r, early in 1846, sent the following reply to a letter from Mr. Hancock, requesting his recommendation of General Johnston as colonel of one of the new regiments: Corpus Christi, Texas, February 8, 1846. Dear sir: Your esteemed favor of the 17th ult., from Galveston, reached me on the 2d inst., and let me assure you I was much gratified at hearing from you, and should have been more so to have had the pleasure of taking you by the hand at my tent at this place. The day after the receiptated at Ceralvo on the 12th; and marched thence to Monterey, successively in divisions, on the 13th, 14th, and 15th, as follows: Twiggs's division on the 13th, Worth's on the 14th, and Butler's on the 15th. They were again united at Marin on the 17th, and arrived together at the forest of St. Domingo, three miles from Monterey, on the 19th. The 19th and 20th were passed in reconnoitring the position of the enemy's defenses and making the necessary disposition for the attack. These arrangemen
eneral Butler, which I accepted, as I was desirous of participating in the campaign which was about to commence. The army moved from Camargo, and was concentrated at Ceralvo on the 12th; and marched thence to Monterey, successively in divisions, on the 13th, 14th, and 15th, as follows: Twiggs's division on the 13th, Worth's on the 14th, and Butler's on the 15th. They were again united at Marin on the 17th, and arrived together at the forest of St. Domingo, three miles from Monterey, on the 19th. The 19th and 20th were passed in reconnoitring the position of the enemy's defenses and making the necessary disposition for the attack. These arrangements having been made, and General Worth's division having occupied the gorge of the mountain above the city on the Saltillo road, the attack was commenced by General Worth, who had by his position taken all their defenses in reverse, and pressed by him on the 21st until he had captured two of their batteries. At daylight, on the 22d, he to
n the 19th. The 19th and 20th were passed in reconnoitring the position of the enemy's defenses and making the necessary disposition for the attack. These arrangements having been made, and General Worth's division having occupied the gorge of the mountain above the city on the Saltillo road, the attack was commenced by General Worth, who had by his position taken all their defenses in reverse, and pressed by him on the 21st until he had captured two of their batteries. At daylight, on the 22d, he took the height which commanded a strong work on the slope of the hill in the direction of the city, at the bishop's palace, and on Wednesday entered the city, fighting from house to house with his infantry (regulars and dismounted Texans), and along the streets with his light artillery. In cooperation with the attack of General Worth, General Taylor ordered Twiggs's division to attack their admirably arranged and powerful system of defense at the lower end of the city; here was the mean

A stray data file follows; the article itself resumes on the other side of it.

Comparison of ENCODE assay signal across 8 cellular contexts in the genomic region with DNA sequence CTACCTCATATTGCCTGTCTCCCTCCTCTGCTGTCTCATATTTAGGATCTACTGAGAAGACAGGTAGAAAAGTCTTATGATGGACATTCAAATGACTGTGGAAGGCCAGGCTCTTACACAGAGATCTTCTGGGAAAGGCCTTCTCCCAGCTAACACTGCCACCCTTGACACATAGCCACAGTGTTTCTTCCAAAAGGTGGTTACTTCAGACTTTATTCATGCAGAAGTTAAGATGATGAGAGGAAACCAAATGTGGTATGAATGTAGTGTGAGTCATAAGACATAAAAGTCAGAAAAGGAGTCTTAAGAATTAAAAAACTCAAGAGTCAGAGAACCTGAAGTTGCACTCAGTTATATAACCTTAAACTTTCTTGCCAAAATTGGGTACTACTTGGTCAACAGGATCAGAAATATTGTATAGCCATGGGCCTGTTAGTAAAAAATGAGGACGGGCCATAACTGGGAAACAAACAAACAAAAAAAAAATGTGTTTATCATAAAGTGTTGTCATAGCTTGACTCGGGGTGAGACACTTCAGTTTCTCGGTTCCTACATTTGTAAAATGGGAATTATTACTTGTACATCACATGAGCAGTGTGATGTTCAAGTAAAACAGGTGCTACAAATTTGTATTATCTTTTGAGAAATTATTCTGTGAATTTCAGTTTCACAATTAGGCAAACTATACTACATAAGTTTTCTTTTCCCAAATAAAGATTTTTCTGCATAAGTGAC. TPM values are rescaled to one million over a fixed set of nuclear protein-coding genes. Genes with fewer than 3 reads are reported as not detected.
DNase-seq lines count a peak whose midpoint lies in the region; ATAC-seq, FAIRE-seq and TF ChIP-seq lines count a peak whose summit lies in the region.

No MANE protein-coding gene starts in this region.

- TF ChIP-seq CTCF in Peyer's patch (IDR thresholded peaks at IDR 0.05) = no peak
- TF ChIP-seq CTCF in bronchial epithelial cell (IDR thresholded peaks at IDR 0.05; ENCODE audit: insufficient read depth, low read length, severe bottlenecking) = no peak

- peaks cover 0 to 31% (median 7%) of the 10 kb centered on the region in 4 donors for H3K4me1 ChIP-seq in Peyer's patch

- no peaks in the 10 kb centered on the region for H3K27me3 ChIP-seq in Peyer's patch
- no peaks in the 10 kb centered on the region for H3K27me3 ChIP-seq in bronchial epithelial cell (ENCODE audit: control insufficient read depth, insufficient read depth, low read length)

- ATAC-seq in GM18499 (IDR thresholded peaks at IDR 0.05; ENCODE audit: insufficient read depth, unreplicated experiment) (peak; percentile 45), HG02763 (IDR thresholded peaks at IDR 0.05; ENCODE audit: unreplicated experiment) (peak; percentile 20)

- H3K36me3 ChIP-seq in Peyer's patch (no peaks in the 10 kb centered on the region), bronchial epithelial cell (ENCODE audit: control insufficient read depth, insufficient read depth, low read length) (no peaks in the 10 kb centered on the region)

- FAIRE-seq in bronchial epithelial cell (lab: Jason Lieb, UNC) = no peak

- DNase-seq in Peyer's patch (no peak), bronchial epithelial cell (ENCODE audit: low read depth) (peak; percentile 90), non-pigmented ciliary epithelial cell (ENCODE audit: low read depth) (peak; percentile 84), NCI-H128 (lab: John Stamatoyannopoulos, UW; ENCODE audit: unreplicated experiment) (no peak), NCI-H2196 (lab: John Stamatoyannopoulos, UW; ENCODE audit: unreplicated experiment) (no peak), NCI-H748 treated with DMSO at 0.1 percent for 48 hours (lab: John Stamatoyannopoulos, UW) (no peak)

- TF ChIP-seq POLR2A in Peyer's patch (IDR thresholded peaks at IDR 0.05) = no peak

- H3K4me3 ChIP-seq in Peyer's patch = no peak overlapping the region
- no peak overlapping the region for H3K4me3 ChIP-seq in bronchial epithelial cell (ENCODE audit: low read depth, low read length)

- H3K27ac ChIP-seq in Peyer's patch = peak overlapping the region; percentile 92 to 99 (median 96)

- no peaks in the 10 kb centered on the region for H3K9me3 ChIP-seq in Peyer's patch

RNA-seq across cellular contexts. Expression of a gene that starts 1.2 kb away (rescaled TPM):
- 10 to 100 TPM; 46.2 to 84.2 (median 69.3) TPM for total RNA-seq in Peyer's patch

rom the streets of the city, believing that it was routed, the lancers of the enemy charged the Ohio regiment; but it had none of the vim of an American charge, and was easily repulsed with some loss to them. On the night of the 22d the enemy abandoned their strong line of defense at the lower end of the city, and retired to the plazas and barricades. During these operations the light artillery and howitzers kept up a terrible fire of shot and shells against the enemy. On Wednesday, the 23d, the Texans and Mississippians were ordered to attack in the streets, and fight and work their way through the houses to the plaza. These orders were faithfully executed, so that at night they had arrived as near the public square (plaza) at the lower part as Worth had at the upper part of the city. It is probable, as was subsequently ascertained, that at the time mentioned Worth's command had not got beyond the Plazuela del Carne. The Mississippians and Tennesseans on the east had force
April 12th (search for this): chapter 10
men are most extraordinary. I saw one of them pick up from the ground three dollars, each fifty yards apart, at full speed, and pass under the horse's neck at a pace not much short of full speed. On the 8th of March, 1846, General Taylor made a forward movement to Point Isabel, which commanded the mouth of the Rio Grande. In spite of a protest and some acts of hostility committed by the Mexicans, a fortification was erected opposite Matamoras, afterward known as Fort Brown. On the 12th of April General Ampudia addressed a letter to General Taylor, requiring him to withdraw to the left bank of the Nueces, or that arms alone must decide the question. A little later, the Mexicans captured Captain Thornton and 60 men, and committed other overt acts of war; and, finally, threatened General Taylor's communications with Point Isabel, his base of supply. To reestablish his communications and secure his base, General Taylor marched with his army to Point Isabel, leaving a small but s